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Learning from the Experiments That Never Happened: Lessons from Trying to Conduct Randomized Evaluations of Matching Grant Programs in Africa

In: Experiments for Development: Achievements and New Directions

Listed author(s):
  • Francisco Campos
  • Aidan Coville
  • Ana M. Fernandes
  • Markus Goldstein
  • David McKenzie

Matching grants are one of the most common policy instruments used by developing country governments to try to foster technological upgrading, innovation, exports, use of business development services and other activities leading to firm growth. However, since they involve subsidizing firms, the risk is that they could crowd out private investment, subsidizing activities that firms were planning to undertake anyway, or lead to pure private gains, rather than generating the public gains that justify government intervention. As a result, rigorous evaluation of the effects of such programs is important. The authors attempted to implement randomized experiments to evaluate the impact of seven matching grant programs offered in six African countries, but in each case were unable to complete an experimental evaluation. One critique of randomized experiments is publication bias, whereby only those experiments with"interesting"results get published. The hope is to mitigate this bias by learning from the experiments that never happened. This paper describes the three main proximate reasons for lack of implementation: continued project delays, politicians not willing to allow random assignment, and low program take-up; and then delves into the underlying causes of these occurring. Political economy, overly stringent eligibility criteria that do not take account of where value-added may be highest, a lack of attention to detail in"last mile"issues, incentives facing project implementation staff, and the way impact evaluations are funded, and all help explain the failure of randomization. Lessons are drawn from these experiences for both the implementation and the possible evaluation of future projects.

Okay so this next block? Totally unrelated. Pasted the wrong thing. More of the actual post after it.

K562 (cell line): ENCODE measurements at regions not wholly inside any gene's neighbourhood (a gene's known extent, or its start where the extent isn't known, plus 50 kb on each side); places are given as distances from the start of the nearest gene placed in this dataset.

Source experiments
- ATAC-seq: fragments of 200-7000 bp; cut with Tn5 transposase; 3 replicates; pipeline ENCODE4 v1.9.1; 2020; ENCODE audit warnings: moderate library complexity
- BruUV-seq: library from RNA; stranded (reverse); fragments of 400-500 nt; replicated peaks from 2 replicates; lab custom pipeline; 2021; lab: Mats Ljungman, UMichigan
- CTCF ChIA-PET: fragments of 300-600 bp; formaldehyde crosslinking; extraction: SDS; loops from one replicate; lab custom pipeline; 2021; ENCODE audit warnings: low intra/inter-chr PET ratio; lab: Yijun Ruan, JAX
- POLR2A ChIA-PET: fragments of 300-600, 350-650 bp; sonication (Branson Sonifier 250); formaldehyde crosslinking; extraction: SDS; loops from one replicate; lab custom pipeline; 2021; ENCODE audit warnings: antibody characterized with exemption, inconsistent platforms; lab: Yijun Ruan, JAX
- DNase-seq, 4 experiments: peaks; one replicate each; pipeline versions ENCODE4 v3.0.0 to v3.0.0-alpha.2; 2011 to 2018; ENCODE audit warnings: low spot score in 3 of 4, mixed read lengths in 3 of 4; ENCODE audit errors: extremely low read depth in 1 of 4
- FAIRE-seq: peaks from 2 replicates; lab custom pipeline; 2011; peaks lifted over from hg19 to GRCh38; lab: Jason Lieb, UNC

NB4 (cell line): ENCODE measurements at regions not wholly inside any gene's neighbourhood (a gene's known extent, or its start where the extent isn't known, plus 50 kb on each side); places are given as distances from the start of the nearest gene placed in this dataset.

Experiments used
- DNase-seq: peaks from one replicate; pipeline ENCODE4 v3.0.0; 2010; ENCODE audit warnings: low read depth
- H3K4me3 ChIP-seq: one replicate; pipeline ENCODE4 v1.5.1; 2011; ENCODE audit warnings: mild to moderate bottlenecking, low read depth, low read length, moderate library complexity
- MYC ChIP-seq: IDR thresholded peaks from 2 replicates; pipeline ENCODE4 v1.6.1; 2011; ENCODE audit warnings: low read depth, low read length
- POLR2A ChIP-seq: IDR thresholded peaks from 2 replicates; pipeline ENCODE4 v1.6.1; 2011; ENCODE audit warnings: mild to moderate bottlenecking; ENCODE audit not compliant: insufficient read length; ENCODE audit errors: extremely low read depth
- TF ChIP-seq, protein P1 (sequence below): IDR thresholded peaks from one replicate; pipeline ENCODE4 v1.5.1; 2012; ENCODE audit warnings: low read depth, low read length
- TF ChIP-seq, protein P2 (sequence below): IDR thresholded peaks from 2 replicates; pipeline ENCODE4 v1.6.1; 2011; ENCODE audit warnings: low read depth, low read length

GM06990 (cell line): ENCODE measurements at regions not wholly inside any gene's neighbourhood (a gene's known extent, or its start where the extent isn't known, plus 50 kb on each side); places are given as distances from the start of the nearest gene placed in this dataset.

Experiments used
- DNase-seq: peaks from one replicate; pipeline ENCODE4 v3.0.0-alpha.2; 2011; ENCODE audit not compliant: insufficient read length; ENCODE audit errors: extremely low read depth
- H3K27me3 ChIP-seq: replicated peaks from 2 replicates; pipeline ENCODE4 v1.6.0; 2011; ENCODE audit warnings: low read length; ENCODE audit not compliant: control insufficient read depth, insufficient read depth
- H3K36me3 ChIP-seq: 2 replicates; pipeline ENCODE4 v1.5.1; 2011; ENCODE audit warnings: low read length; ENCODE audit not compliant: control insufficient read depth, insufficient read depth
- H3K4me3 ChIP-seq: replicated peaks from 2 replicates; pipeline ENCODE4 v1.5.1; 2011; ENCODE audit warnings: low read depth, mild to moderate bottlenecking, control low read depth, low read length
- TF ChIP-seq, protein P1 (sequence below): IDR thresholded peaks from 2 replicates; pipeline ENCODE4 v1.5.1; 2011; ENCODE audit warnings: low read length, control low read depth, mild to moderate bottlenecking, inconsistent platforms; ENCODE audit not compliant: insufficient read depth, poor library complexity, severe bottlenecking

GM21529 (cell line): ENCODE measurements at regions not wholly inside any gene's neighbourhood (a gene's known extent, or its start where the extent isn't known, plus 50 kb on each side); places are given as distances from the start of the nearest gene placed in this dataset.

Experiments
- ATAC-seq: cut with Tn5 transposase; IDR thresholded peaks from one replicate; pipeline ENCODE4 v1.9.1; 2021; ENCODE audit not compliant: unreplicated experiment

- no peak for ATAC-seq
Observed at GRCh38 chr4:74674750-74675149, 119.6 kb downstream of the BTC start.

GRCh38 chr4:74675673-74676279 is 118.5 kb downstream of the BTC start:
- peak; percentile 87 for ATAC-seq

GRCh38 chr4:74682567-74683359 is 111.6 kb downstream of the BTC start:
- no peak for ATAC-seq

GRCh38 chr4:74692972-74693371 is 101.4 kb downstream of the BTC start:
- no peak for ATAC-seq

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This chapter was published in:
  • Shin-ichi Fukuda & Takeo Hoshi, 2014. "Experiments for Development: Achievements and New Directions," NBER Books, National Bureau of Economic Research, Inc, number fuku13-1.
  • This item is provided by National Bureau of Economic Research, Inc in its series NBER Chapters with number 13259.
    Handle: RePEc:nbr:nberch:13259
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    National Bureau of Economic Research, 1050 Massachusetts Avenue Cambridge, MA 02138, U.S.A.

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    1. David McKenzie, 2010. "Impact Assessments in Finance and Private Sector Development: What Have We Learned and What Should We Learn?," World Bank Research Observer, World Bank Group, vol. 25(2), pages 209-233, August.
    2. Nicholas Bloom & Benn Eifert & Aprajit Mahajan & David McKenzie & John Roberts, 2013. "Does Management Matter? Evidence from India," The Quarterly Journal of Economics, Oxford University Press, vol. 128(1), pages 1-51.
    3. Marcel Fafchamps & David McKenzie & Simon Quinn & Christopher Woodruff, 2011. "When is capital enough to get female microenterprises growing? Evidence from a randomized experiment in Ghana," CSAE Working Paper Series 2011-11, Centre for the Study of African Economies, University of Oxford.
    4. Bruhn, Miriam & Karlan, Dean S. & Schoar, Antoinette S, 2012. "The Impact of Consulting Services on Small and Medium Enterprises: Evidence from a Randomized Trial in Mexico," CEPR Discussion Papers 8887, C.E.P.R. Discussion Papers.
    5. Dean Karlan, Ryan Knight, and Christopher Udry, 2012. "Hoping to Win, Expected to Lose: Theory and Lessons on Microenterprise Development," Working Papers 312, Center for Global Development.
    6. Gladys Lopez-Acevedo & Hong W. Tan, 2011. "Impact Evaluation of Small and Medium Enterprise Programs in Latin America and the Caribbean," World Bank Publications, The World Bank, number 2298, August.
    7. Ole Dahl Rasmussen & Nikolaj Malchow-Møller & Thomas Barnebeck Andersen, 2011. "Walking the talk: the need for a trial registry for development interventions," Journal of Development Effectiveness, Taylor & Francis Journals, vol. 3(4), pages 502-519, December.
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